A Tale of Three VR Streaming Apps and Routers

I recently picked-up an Oculus Quest 2, and wanted to get wireless PCVR streaming working optimally to see what the hype was all about. I tried out AMD Relive VR and ALVR for a bit, and eventually purchased Virtual Desktop.

The experience in the beginning with Virtual Desktop was not ideal. I had random latency spikes, even at the lowest bitrate. ALVR and Relive VR were fine though, and at the time, I had assumed it was because of those programs using UDP (Virtual Desktop uses TCP). Switching Relive VR over to TCP further confirmed this (UDP was fine, but TCP resulted in complete cut-outs). The main developer of Virtual Desktop insists on using Discord for support, which seems like a terrible idea when there are multiple people trying to find solutions to issues or optimizations for their set-up (and overall, I’m not a fan of Discord).

So I gave Virtual Desktop a try for about an hour, trying various settings and doing some quick searches, but unfortunately was unable to get it working optimally. I needed to keep the active app time less than 2 hours in order to be within Oculus’s refund policy, so I ended up refunding it that same day. I returned to using AMD Relive VR since it worked the best at the time (ALVR had a bug where it wasn’t reporting IPD changes for levels 1 and 3 on the Quest 2).

I continued to hear about people raving about Virtual Desktop though. I came to the conclusion that I should be able to make Virtual Desktop work well with my set-up, and worst-case, I could pick up a cheap WiFi6 router I hear people recommend. I have 3 AC routers in my house, an Almond+, a Linksys EA6350, and a NETGEAR R6260. Ideally, I would have two of them used in separate rooms with dedicated 5GHz APs for use with Virtual Desktop, and I figure that if I sat down long enough and played with more settings, I could make at least one of the routers work well enough. This started a multi-day task of testing various firmware and settings out.

In the end, I was able to optimize my wireless set-up, and Virtual Desktop works flawlessly on both my Almond+ and NETGEAR R6260 routers. The technical details as to what settings I had to do will be on another blog post.

What I learned buying a Lenovo T500 and hardware

The Lenovo T500 is one of the last Thinkpad models that don’t have reliance on Intel’s Management Engine. This was my main interest in buying this laptop. But buying this laptop required research.

 

Wireless

There are three mPCIe slots available on this laptop. My T500 came with a half-length Intel-based wireless card present in the far-right slot, and had two antenna connection ports.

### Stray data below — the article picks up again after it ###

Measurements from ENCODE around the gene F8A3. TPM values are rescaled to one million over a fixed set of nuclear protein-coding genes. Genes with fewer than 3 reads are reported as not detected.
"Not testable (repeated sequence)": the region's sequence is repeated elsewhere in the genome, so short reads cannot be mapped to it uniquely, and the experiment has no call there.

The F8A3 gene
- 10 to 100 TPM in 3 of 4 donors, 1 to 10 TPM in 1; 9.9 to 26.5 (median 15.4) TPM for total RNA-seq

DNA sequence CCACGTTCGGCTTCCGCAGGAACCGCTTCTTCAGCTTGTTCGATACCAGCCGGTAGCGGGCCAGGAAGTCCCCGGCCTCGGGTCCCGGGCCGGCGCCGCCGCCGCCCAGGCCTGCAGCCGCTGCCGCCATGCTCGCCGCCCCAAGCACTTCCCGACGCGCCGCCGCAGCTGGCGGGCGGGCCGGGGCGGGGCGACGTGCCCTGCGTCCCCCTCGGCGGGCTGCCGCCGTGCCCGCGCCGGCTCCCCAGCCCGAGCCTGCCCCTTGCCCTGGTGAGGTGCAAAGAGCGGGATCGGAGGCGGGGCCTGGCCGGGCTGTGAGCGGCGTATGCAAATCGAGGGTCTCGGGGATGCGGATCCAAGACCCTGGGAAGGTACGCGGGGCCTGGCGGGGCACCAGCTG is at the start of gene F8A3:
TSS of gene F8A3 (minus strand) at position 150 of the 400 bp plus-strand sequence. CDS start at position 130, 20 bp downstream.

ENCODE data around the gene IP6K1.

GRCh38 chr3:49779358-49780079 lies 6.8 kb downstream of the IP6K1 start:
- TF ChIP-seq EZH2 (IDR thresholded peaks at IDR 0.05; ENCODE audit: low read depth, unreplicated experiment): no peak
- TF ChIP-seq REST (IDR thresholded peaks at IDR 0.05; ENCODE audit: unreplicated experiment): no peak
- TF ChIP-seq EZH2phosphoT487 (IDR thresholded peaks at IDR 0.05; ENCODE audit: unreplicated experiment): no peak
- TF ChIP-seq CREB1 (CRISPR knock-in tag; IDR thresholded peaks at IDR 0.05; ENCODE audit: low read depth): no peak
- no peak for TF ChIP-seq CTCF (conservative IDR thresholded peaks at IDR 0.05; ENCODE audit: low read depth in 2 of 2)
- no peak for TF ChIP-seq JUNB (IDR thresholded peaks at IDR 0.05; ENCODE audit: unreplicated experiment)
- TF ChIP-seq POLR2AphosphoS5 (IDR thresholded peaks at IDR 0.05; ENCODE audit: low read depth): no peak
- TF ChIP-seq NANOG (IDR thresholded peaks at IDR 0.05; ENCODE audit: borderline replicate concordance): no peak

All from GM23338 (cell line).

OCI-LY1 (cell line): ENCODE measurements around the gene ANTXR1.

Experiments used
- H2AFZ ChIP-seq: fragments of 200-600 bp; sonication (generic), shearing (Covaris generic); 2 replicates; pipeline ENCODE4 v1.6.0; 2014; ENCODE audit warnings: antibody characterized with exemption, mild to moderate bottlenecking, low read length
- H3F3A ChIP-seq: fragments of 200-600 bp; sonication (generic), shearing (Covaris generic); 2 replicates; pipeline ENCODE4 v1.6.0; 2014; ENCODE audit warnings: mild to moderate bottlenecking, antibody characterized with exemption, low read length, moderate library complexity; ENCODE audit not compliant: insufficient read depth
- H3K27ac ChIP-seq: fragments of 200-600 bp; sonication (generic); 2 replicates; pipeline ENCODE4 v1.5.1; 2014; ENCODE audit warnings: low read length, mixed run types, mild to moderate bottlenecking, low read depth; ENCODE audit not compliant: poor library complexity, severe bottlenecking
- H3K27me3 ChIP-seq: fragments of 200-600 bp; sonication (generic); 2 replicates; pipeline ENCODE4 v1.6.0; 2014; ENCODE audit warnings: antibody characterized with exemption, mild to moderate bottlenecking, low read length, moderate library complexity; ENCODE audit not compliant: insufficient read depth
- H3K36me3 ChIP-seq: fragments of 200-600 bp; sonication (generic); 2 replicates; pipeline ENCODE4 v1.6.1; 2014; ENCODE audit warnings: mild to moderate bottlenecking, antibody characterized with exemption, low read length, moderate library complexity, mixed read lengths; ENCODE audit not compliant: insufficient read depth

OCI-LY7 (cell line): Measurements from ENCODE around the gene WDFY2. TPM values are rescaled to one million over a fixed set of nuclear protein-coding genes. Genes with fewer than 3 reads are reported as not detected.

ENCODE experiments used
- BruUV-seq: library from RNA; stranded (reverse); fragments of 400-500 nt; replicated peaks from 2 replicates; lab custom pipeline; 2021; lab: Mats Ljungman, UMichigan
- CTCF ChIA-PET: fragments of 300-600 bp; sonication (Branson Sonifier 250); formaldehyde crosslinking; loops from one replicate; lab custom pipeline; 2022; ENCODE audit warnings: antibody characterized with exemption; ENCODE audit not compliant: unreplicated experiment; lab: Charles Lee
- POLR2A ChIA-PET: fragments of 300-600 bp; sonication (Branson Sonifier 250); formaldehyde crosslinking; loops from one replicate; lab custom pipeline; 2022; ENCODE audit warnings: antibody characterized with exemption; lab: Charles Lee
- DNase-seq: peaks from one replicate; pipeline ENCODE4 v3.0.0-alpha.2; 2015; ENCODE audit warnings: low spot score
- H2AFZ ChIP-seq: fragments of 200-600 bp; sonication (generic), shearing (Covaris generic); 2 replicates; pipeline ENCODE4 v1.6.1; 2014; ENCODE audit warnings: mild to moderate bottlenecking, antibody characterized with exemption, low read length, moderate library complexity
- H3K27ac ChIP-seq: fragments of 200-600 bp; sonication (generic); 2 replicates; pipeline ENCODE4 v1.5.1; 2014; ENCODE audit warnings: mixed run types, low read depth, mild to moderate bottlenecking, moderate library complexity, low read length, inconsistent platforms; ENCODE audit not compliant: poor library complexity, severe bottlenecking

The objective for me was to find a new card. The important factor in choosing a card was that it supported the ath9k driver in Linux, as this is a completely-free and open-source driver without binary blobs, and is well-supported. Finding a list of cards that met this requirement was tricky, as there is no nicely laid-out list available for this.

I eventually was recommended the Atheros AR5BXB112 card, which uses the Atheros 9380 chipset. It supports both 2.4GHz and 5GHz bands and also 3×3 MIMO (3 antennas). The tricky part was figuring out if full-length mPCIe wireless cards were supported in this laptop, as most guides available on this recommend half-length cards. But the person who recommended me the AR5BXB112 card also mentioned they were using the full-length version, and after I bought it, I can confirm it fits and works nicely.

I’m using Coreboot on my T500, which doesn’t enforce a wireless card whitelist. I’m unsure if the AR5BXB112 card is supported on the stock Lenovo BIOS.

 

RAM

This was probably the most difficult purchase. Coreboot and Libreboot have a different manner on how they initialize RAM (raminit), and thus, have different compatibility with different memory modules that can differ from the manufacturer specifications.

I had no such luck in finding recommended Coreboot-compatible RAM for the T500, but eventually stumbled upon someone recommending the F3-8500CL7D-8GBSQ kit from G.SKILL for another Coreboot laptop. I can confirm this RAM kit works great, and G.SKILL is a memory brand I have good experience with.

I originally purchased a random unnamed memory kit that matched the specifications provided by Lenovo (PC3-8500 DDR3) which did not work.

 

CPU

Nothing inherently tricky with this. I chose the X9100 processor because of the price, and at the time of writing, I’m still waiting for it to arrive from China.

There is apparently a method for allowing quad-core processors to be used in the T500 involving a hardware modification to the CPU socket. I don’t believe I’ll be doing this.

 

SSD

Nothing tricky with this either. This laptop supports standard 2.5″ SATA drives, and I chose a SanDisk 120GB SSD (SDSSDA-120G-G27). Only SATA 3.0Gbps is supported on this motherboard, but that is still plenty fast enough with this SSD.

I have an interesting idea later on involving RAID0 and another SSD in the Ultrabay slot, but this is completely overkill and would only serve as a fun experiment.

Apparently some T500s can also come with a small 32GB Intel SSD in one of the mPCIe slots.

 

Battery

Finding an affordable (cheap) Lenovo OEM battery for a T500 doesn’t seem possible nowadays. There’s a lot of generic batteries available though, and as far as I’m concerned, are decent enough.

There are 6-cell and 9-cell batteries available. The 6-cell batteries fit the T500 perfectly without extending past the rear of the laptop. The 9-cell batteries extend a bit (possibly 2 inches) past the back of the laptop, but also have more capacity than 6-cell batteries.

I went with a 9-cell battery. Took half a month to travel across the US somehow. At max screen brightness, battery life with general web browsing seems to be around 3 hours, which is relatively decent. I will likely purchase a second battery in-case of long commutes.